Yoga Cure, the only known work about yoga by Bishnu Ghosh, was first written and published in 1961. There was originally a Bengali version and an English version, but the small pamphlet quickly went out of print and was lost to all but his family and closest students.
Recently, a copy of the English version was uncovered by one of Ghosh's students, Mukul Dutta, and he generously presented it to Bishnu’s granddaughter Muktamala Mitra. The Ghosh family decided it was appropriate to release it in digital format to any who may be interested. With the release they extended the following statement:
“We hope the book will be useful to all who are interested in Yoga and BCG, and will also inspire people to take up Yoga and improve their health.”
Yoga Cure consists of 32 beginning exercises with photographs of Bishnu’s daughter Karuna. Some postures we are quite familiar with in Western practices such as Cobra, Wind Removing, Bow and Stretching. Others have not stayed as prominent in practice, like Singhasana or Lion pose, Utthanapadasana or Leg Lift and Maha Mudra.
Yoga Cure however, is the first look at Ghosh Yoga with text from Bishnu. Until recently, we’ve only had his words in the introduction of 84 Yoga Asanas by Buddha Bose and in Muscle Control and Barbell Exercises which he co-wrote. (That text is not about asana however, only, quite literally, muscle control and barbell exercises.)
In a time of great evolution in the lineage it is thrilling to have such a look into the rich history of Ghosh Yoga. As we evolve and grow as a community, it is important to remain deeply rooted in all that Ghosh Yoga history has to offer.
Once we have mastered Handstand, we relax our neck so that, instead of being lifted, our head dangles straight down. This requires more body awareness and subtle balance control. It is called Palm Tree.
I have always been been under the impression (and I hope I'm not alone) that the posture was named after the tropical tree with broad leaves. I couldn't tell you what one had to do with the other, but that is not uncommon in the sometimes strange world of yoga posture names.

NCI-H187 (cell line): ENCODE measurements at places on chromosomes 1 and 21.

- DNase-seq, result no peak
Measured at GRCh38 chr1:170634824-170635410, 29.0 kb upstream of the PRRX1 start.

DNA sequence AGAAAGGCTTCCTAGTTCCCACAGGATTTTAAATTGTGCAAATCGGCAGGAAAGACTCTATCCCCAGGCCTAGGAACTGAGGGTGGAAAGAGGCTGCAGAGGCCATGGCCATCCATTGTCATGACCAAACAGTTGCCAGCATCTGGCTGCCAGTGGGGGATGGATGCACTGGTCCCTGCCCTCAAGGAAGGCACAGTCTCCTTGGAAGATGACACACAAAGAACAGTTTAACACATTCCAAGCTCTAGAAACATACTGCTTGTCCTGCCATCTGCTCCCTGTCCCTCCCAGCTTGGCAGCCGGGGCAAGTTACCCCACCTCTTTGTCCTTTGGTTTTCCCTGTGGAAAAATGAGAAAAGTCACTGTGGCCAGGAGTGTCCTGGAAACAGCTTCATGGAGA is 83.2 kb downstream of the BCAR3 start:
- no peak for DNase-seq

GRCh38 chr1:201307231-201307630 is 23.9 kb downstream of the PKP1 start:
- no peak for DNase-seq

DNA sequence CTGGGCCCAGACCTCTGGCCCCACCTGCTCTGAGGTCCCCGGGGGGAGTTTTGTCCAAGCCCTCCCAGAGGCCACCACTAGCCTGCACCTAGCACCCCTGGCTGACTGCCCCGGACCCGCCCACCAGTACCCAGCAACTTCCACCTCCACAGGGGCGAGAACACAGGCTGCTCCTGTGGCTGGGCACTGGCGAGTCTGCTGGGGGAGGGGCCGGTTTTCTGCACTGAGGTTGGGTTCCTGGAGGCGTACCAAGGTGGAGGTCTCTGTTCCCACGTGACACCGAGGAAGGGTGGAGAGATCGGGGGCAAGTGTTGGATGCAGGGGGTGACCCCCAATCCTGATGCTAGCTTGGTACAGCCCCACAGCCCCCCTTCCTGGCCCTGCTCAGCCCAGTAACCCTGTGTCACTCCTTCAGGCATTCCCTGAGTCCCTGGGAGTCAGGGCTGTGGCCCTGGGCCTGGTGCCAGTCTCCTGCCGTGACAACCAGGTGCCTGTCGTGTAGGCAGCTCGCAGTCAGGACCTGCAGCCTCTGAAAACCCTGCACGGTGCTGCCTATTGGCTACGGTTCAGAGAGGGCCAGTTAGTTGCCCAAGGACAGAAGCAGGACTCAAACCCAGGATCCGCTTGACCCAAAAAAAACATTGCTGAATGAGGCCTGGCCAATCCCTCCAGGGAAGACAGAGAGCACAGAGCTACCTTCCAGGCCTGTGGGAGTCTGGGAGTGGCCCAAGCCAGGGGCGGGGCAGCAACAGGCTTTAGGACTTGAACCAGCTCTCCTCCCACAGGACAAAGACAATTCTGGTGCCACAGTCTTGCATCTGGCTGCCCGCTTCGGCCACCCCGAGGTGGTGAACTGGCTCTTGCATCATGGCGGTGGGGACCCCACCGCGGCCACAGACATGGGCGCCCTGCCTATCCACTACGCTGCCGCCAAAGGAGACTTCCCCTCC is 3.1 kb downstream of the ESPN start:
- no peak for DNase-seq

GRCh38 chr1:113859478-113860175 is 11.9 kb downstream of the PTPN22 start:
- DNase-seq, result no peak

Recently it came to to my attention that this posture is not named after the tropical tree at all. (Thanks Jeff Chen!)
We were reading through Gouri Shankar Mukerji's upcoming book of 84 asanas. He labels Handstand with two names: Hastasana and Hasta Brikshasana. Both describe the same position of balancing the body on the hands.
"Hasta means hand or arm and Briksha the tree. The name of this asana explains all, because the arms and hands support the outstretched body like a tree. Here the exercise is called Hastasana or Handstand."
The body is straight and extended like a tree, supported on the arms, hands or palms. So we could call it "Arm Tree", "Hand Tree" or "Palm Tree". The name Palm Tree, therefore, has nothing to do with the tropical plant.
Dr. Gouri Shankar Mukerji was one of the great students of Bishnu Ghosh in the 50s and 60s. He wrote a book in 1963 describing 84 asanas and medical benefits of practice. In the introduction to his book, he includes some wonderful instructions about practice. (Quotes are from 84 Yoga Asanas.)
"The starting position for all exercises is a relaxation pose that is called Shavasana or 'Corpse Pose.' This posture is also resumed after each exercise and is to be considered an essential part of Yoga, because the system is based on an alternation between tension and relaxation...Out of this relaxation the intended posture is started for the specified time and one relaxes again in the Shavasana pose. Shavasana should not be assumed for too short a time, in any case not shorter than the previous exercise."
NUMBER OF EXERCISES
"It is not recommended to perform more than five exercises in succession, to avoid fatigue. It is better to perform a few exercises, but in complete tranquility, than to execute "one's program" at all costs under time pressure."
"All asanas should be repeated three times...One realizes that the exercises can be more easily performed when repeatedly practiced."